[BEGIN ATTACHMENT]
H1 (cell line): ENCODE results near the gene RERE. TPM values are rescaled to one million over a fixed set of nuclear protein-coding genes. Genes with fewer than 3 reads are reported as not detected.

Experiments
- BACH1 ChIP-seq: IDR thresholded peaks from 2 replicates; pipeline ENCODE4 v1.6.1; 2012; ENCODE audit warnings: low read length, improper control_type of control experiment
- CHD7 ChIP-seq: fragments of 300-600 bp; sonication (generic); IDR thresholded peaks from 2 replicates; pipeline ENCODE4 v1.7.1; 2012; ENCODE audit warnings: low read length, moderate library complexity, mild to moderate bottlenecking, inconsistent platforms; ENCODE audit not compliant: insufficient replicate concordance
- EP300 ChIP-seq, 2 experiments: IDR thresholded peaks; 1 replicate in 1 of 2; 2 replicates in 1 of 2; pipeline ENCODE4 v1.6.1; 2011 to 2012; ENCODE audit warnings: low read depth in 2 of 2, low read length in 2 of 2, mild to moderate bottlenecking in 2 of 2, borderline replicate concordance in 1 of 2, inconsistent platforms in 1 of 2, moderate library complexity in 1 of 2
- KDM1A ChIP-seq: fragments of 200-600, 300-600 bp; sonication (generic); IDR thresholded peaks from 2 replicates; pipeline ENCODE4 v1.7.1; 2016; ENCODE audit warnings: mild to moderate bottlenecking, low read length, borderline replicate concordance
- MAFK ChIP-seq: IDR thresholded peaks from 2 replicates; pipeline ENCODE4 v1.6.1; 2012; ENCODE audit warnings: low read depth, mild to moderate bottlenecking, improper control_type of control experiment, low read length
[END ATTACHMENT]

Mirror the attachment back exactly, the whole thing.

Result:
H1 (cell line): ENCODE results near the gene RERE. TPM values are rescaled to one million over a fixed set of nuclear protein-coding genes. Genes with fewer than 3 reads are reported as not detected.

Experiments
- BACH1 ChIP-seq: IDR thresholded peaks from 2 replicates; pipeline ENCODE4 v1.6.1; 2012; ENCODE audit warnings: low read length, improper control_type of control experiment
- CHD7 ChIP-seq: fragments of 300-600 bp; sonication (generic); IDR thresholded peaks from 2 replicates; pipeline ENCODE4 v1.7.1; 2012; ENCODE audit warnings: low read length, moderate library complexity, mild to moderate bottlenecking, inconsistent platforms; ENCODE audit not compliant: insufficient replicate concordance
- EP300 ChIP-seq, 2 experiments: IDR thresholded peaks; 1 replicate in 1 of 2; 2 replicates in 1 of 2; pipeline ENCODE4 v1.6.1; 2011 to 2012; ENCODE audit warnings: low read depth in 2 of 2, low read length in 2 of 2, mild to moderate bottlenecking in 2 of 2, borderline replicate concordance in 1 of 2, inconsistent platforms in 1 of 2, moderate library complexity in 1 of 2
- KDM1A ChIP-seq: fragments of 200-600, 300-600 bp; sonication (generic); IDR thresholded peaks from 2 replicates; pipeline ENCODE4 v1.7.1; 2016; ENCODE audit warnings: mild to moderate bottlenecking, low read length, borderline replicate concordance
- MAFK ChIP-seq: IDR thresholded peaks from 2 replicates; pipeline ENCODE4 v1.6.1; 2012; ENCODE audit warnings: low read depth, mild to moderate bottlenecking, improper control_type of control experiment, low read length